C++ File I/O: <fstream> and File Classes, Opening and Closing a File, Reading and Writing
Text Files Unformatted and Binary I/O, More get() Functions, getline(),Detecting EOF, The
ignore() Function, Peek() and putback(),flush(),Random Access ,I/O Status, Customized I/O and
Files
TEXT BOOK
1. The Complete Reference C++, Herbert Schildt, 4th Edition, TMH, 2005.
REFERENCE BOOKS
1. C++ Primer, Stanley B. Lippman, Josee Lajoie, Barbara E. Moo,4th Edition, AddisonWesley,
2005.
2. Object-Oriented Programming with C++, Sourav Sahay, Oxford University Press, 2006.
Course outcomes (COs)
Having successfully completed the course, student will be able to:
CO
CO 1:

Description
Distinguish between top-down and bottom-up programming approach and apply
bottom-up approach to solve real world problems

CO 2:

Interpret the difference between static and dynamic binding. Apply both techniques to
solve problems

CO 3:

Analyse generic data type for the data type independent programming which relate it to
reusability.

CO 4:

Interpret and design the Exception Handling Techniques for resolving run-time errors
and handle large data set using file I/O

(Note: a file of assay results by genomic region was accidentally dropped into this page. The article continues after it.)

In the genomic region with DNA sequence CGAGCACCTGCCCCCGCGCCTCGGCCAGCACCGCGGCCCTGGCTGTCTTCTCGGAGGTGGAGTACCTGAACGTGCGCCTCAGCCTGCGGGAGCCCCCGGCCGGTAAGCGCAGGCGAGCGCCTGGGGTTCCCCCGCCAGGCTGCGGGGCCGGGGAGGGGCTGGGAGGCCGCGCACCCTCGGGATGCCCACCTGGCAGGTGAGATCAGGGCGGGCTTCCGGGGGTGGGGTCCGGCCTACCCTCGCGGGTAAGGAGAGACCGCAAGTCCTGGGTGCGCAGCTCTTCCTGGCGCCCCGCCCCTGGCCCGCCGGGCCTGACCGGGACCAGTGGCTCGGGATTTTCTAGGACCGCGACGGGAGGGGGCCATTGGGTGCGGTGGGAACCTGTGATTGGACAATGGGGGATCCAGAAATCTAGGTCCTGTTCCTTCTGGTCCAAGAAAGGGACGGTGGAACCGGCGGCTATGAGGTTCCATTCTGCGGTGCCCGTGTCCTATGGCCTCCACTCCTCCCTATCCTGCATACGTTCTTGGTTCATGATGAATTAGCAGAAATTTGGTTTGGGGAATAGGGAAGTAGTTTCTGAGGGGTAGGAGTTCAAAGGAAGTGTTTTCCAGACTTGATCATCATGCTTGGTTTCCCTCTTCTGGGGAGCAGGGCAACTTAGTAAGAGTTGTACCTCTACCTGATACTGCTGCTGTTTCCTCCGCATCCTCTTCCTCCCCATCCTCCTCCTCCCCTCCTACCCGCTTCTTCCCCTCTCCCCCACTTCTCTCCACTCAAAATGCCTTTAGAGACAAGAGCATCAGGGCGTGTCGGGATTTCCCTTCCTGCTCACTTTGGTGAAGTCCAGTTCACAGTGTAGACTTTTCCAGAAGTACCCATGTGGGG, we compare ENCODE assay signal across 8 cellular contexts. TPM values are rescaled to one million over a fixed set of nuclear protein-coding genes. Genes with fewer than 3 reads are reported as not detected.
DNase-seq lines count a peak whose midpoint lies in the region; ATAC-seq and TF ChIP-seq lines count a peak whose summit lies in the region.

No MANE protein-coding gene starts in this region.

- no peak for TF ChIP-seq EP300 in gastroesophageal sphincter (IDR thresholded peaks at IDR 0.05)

Mapping of Course outcomes (COs) to Program outcomes (POs)


Object Oriented Programming course maps majorly to B, D , E program outcomes
Pos

Cos
CO1

CO2

CO3

CO4

Fig 1: Mapping of Course outcomes to Program outcomes

Assessment Method
Midterm Test (Avg. of 2 Tests) 30 Marks
Surprise Test
10 Marks
Assignment Test10 Marks
----------------------Total = 50 Marks

Department: Computer Science and Engineering


Course Title: Microprocessor

Course Type: Programme Core


Course Code: 10CS45

L-T-P: 4-0-0
Total Contact Hours: 48 hrs
SEE Marks: 50

Credits: 04
Duration of SEE: 3 hrs
CIE Marks: 50

Prerequisites:
Students should have knowledge of basics of electronics.
Students should have knowledge of basic concepts in logic design.
UNIT I
12 Hours
Introduction Evolution of Microprocessors, 8086 microprocessor family, 8086 Internal
Architecture, 8086 Signal Descriptions, Physical memory organizations of 8086, General Bus
operations in 8086, Special processor activities in 8086, Maximum mode 8086 system &
timings, Minimum mode 8086 system & timings.
Instruction Set & Assembler Directives Machine language Instruction and formats, addressing
modes of 8086, Instruction Set & Assembler directives of 8086.
08 Hours
UNIT II
Data Transfer Operations: External data moves, code memory read PUSH and POP opcodes,
data exchanges.
Logical operations: Byte-level logical operations, bit-level logical operations, rotate operations.
Arithmetic operations: Flags, incrementing and decrementing, addition, subtraction,
multiplication and division, decimal arithmetic.
Jump and call instructions: Jump and call program range, jumps, calls and subroutines, interrupts
and returns. Simple 8086 Programs
UNIT III
08 Hours
Structure of Assembly language programs, Programming with assemblers,. Programs on Strings,
Procedures & macros String Instructions, Subroutine and Macros, Writing & using procedures,
Writing & using assembler macros
Stacks and Interrupts Introduction to Stack, Stack structure in 8086, Simple programs using stack